I was channeling Bob Uecker, sitting in the front row (literally) of the graduation ceremony at Tufts University. It's my husband's alma mater and he now sits on its board of trustees.
It was raining intermittently and the thousands of people gathered for the event were trying to retain their dignity while wearing a white plastic poncho, for which we were all grateful.
I found myself sitting in a limbo land. Far too old to relate to the students... I felt more in common with their parents. Nervous. Proud. Excited. Worried about their future. I often joke that I'm still proud when my little guy has a good bowel movement, I can't IMAGINE what it'll be like when my boys do something momentous.
Massachusetts Governor Deval Patrick was the commencement speaker. He spoke plainly about his humble beginnings. He grew up on welfare on the South side of Chicago. His mother, sister and he shared a room in his grandparents 2-bedroom home, which meant that every 3rd night he slept on the floor.
He received a scholarship to Milton Academy, an elite high school. Then Harvard. The first in his family to graduate from college, he did so with honors. Then Harvard law. He fought for civil rights in the Clinton Administration's justice department. A stint in the private sector and then he was elected the first black governor of the commonwealth of Massachusetts.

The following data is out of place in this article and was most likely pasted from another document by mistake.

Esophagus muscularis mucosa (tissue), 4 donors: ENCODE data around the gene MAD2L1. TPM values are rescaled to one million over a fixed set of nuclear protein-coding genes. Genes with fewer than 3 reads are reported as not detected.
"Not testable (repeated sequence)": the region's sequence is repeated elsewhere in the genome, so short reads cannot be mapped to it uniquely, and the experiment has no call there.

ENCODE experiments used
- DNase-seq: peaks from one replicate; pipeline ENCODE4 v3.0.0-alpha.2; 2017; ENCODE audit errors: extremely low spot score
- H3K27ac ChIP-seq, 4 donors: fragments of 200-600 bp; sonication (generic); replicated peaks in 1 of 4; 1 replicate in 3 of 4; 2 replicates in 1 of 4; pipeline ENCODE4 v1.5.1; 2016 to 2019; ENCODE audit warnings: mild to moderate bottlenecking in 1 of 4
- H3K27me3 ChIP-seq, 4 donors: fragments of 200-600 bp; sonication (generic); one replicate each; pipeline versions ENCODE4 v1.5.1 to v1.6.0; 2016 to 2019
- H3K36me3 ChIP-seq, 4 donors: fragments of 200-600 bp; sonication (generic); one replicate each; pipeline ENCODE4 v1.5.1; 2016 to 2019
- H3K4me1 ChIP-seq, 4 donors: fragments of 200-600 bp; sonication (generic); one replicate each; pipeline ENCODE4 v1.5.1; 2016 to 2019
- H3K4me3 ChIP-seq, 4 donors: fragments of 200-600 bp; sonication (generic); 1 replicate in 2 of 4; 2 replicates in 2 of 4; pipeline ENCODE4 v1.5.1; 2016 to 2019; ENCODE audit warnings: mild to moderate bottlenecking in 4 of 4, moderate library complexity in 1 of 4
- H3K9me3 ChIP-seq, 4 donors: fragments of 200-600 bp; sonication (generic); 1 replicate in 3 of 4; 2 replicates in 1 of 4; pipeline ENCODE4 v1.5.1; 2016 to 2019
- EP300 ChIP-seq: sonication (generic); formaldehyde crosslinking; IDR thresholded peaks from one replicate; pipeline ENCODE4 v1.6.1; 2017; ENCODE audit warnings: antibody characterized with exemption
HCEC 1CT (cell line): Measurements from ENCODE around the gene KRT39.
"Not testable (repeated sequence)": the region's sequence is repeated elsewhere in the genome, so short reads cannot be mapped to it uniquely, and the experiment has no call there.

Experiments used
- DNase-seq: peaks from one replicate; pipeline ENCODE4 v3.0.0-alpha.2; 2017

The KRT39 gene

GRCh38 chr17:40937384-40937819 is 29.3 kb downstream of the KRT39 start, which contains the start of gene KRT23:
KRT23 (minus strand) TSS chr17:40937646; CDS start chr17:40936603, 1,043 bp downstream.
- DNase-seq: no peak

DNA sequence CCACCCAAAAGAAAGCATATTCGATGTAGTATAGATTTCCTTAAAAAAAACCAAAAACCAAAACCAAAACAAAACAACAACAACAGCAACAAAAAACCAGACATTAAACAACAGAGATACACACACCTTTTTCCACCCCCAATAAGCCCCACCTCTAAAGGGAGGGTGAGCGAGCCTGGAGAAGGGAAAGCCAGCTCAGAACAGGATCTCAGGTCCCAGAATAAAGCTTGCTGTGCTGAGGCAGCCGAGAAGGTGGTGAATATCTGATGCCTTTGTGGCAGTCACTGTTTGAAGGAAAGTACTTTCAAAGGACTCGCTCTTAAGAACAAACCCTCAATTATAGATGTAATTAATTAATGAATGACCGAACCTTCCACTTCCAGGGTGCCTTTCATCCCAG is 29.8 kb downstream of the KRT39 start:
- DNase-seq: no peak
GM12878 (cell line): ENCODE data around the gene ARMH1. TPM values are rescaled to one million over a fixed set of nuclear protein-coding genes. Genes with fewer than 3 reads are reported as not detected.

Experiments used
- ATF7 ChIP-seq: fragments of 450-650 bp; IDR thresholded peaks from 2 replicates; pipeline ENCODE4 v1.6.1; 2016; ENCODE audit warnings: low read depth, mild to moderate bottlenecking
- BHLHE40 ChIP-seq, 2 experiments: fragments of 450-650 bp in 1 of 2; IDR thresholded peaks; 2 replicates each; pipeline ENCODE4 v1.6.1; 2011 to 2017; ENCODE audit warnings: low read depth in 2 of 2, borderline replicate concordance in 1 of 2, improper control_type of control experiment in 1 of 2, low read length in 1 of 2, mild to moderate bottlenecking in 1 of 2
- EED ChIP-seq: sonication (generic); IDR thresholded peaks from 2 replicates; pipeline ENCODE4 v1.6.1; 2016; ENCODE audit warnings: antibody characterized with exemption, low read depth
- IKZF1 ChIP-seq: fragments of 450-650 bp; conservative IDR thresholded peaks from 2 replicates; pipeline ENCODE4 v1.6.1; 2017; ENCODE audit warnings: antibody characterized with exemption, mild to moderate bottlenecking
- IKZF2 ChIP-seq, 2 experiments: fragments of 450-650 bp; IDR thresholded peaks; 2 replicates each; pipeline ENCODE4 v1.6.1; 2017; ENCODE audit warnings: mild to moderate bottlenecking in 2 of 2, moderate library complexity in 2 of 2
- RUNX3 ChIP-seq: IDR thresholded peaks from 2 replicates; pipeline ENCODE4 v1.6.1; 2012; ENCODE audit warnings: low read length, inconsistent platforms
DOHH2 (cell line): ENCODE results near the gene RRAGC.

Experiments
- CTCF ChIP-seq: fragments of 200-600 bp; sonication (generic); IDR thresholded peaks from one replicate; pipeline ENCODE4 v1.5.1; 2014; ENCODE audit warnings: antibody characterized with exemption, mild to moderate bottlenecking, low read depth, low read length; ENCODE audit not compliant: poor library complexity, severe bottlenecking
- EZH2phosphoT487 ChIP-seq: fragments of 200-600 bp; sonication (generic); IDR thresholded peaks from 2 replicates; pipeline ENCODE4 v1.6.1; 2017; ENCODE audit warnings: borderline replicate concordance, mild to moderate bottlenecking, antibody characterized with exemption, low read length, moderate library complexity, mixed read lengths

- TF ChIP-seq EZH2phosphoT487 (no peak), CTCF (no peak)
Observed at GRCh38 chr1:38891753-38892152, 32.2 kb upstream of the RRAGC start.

He juxtaposed his own biography with a the story of his now grown daughter, who by contrast always had her own room. When Katherine Patrick was 5 years -old, she had an assignment to study the changes of the seasons. And Governor Patrick recalled vividly that she went into great detail with her parents about the Four Seasons hotel in Washington, which she had visited several times. "First you drive up" she had said, "and the doorman takes your car"....
The audience laughed.
"In just one generation", he said after the laughter subsided. That is the American story. But he went on to warn that our tattered economy is imperiling that story. "5.7 million people have lost jobs in the past 2 years... And many have lost their way and their hope."
Governor Patrick said we need to once again answer the call to public service and "renew our commitment to the American story". Like another black politician we all know, Patrick asked the audience to make change. "Make an economy that expands opportunity out to the marginalized, not just up to the well-connected".
He invoked yet another change agent, Mahatma Gandhi, who challenged us "to be the change that you want to see in the world".
I looked around to try and gauge the graduation audience's reaction. The rain had stopped. And even though the storm clouds still brewed, I half expected the clouds to part and the sun to shine with the optimism that had just shone from the stage.